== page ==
Book Image

Functional Python Programming. - Second Edition

Book Image

Functional Python Programming. - Second Edition

Overview of this book

If you’re a Python developer who wants to discover how to take the power of functional programming (FP) and bring it into your own programs, then this book is essential for you, even if you know next to nothing about the paradigm. Starting with a general overview of functional concepts, you’ll explore common functional features such as first-class and higher-order functions, pure functions, and more. You’ll see how these are accomplished in Python 3.6 to give you the core foundations you’ll build upon. After that, you’ll discover common functional optimizations for Python to help your apps reach even higher speeds. You’ll learn FP concepts such as lazy evaluation using Python’s generator functions and expressions. Moving forward, you’ll learn to design and implement decorators to create composite functions. You'll also explore data preparation techniques and data exploration in depth, and see how the Python standard library fits the functional programming model. Finally, to top off your journey into the world of functional Python, you’ll at look at the PyMonad project and some larger examples to put everything into perspective.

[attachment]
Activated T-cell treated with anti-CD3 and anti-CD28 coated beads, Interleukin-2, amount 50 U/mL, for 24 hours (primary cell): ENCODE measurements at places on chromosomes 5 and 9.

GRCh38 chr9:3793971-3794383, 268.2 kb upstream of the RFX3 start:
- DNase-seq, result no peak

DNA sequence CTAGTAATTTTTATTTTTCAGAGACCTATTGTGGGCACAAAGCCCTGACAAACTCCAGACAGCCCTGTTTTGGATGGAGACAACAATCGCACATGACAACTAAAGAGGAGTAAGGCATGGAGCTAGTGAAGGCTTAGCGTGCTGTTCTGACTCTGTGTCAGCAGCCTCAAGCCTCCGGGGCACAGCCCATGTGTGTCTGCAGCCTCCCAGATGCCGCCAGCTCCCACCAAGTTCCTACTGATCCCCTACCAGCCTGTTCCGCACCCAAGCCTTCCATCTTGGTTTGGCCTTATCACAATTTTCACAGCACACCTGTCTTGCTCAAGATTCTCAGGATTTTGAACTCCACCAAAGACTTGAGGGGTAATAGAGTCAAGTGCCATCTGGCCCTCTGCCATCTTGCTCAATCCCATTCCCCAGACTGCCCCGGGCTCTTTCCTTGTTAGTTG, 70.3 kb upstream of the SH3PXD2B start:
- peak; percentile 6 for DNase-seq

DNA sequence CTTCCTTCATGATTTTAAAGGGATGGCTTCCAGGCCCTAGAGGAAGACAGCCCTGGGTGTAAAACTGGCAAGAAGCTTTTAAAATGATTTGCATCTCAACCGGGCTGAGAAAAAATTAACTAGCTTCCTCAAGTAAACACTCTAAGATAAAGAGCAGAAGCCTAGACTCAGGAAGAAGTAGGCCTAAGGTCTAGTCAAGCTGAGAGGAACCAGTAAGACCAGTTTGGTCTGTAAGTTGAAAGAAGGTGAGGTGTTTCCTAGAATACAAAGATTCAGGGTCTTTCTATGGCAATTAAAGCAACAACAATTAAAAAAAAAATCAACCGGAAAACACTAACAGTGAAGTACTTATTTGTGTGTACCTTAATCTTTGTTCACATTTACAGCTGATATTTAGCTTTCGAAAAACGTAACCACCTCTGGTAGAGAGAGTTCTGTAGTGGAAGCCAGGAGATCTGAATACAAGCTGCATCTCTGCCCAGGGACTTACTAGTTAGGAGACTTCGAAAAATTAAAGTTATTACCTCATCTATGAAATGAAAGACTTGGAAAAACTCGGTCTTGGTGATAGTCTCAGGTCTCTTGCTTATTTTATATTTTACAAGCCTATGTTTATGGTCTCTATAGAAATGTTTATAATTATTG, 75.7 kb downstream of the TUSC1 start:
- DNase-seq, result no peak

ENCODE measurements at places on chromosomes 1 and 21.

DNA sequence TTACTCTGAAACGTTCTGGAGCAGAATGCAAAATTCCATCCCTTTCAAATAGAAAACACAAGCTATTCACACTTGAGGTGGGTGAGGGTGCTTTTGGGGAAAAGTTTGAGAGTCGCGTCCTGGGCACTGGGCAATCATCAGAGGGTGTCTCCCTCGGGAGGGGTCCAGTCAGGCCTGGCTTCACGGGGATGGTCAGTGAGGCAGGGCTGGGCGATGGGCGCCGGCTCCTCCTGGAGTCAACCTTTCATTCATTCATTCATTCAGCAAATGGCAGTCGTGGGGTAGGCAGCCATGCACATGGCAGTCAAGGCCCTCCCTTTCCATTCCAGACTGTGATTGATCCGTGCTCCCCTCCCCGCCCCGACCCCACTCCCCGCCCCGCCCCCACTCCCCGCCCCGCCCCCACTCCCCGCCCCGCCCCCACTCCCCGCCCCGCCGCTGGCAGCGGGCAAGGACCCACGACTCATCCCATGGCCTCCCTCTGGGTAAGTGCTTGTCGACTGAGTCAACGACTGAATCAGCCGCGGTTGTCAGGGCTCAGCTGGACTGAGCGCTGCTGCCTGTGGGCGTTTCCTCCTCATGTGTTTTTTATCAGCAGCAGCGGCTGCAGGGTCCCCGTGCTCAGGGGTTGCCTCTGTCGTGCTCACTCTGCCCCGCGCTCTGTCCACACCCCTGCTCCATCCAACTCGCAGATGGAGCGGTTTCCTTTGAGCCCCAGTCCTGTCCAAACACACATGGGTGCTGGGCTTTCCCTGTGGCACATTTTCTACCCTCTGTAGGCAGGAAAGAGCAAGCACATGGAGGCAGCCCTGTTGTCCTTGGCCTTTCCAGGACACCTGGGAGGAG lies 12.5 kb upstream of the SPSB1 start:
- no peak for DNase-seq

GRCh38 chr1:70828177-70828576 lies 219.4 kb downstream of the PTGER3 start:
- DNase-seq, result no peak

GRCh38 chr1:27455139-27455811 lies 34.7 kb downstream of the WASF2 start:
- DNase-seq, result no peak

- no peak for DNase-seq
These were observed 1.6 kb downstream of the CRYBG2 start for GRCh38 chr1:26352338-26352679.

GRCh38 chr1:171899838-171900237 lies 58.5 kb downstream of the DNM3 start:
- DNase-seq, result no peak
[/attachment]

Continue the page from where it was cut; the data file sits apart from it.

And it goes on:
Table of Contents (22 chapters)
Title Page
Packt Upsell
Contributors
Preface
Index

Decorators as higher-order functions


The core idea of a decorator is to transform some original function into another form. A decorator creates a kind of composite function based on the decorator and the original function being decorated.

A decorator function can be used in one of the two following ways:

  • As a prefix that creates a new function with the same name as the base function as follows:
@decorator
def original_function():
    pass
  • As an explicit operation that returns a new function, possibly with a new name:
def original_function():
    pass
original_function = decorator(original_function)  

These are two different syntaxes for the same operation. The prefix notation has the advantages of being tidy and succinct. The prefix location is more visible to some readers. The suffix notation is explicit and slightly more flexible.

While the prefix notation is common, there is one reason for using the suffix notation: we may not want the resulting function to replace the original function. We...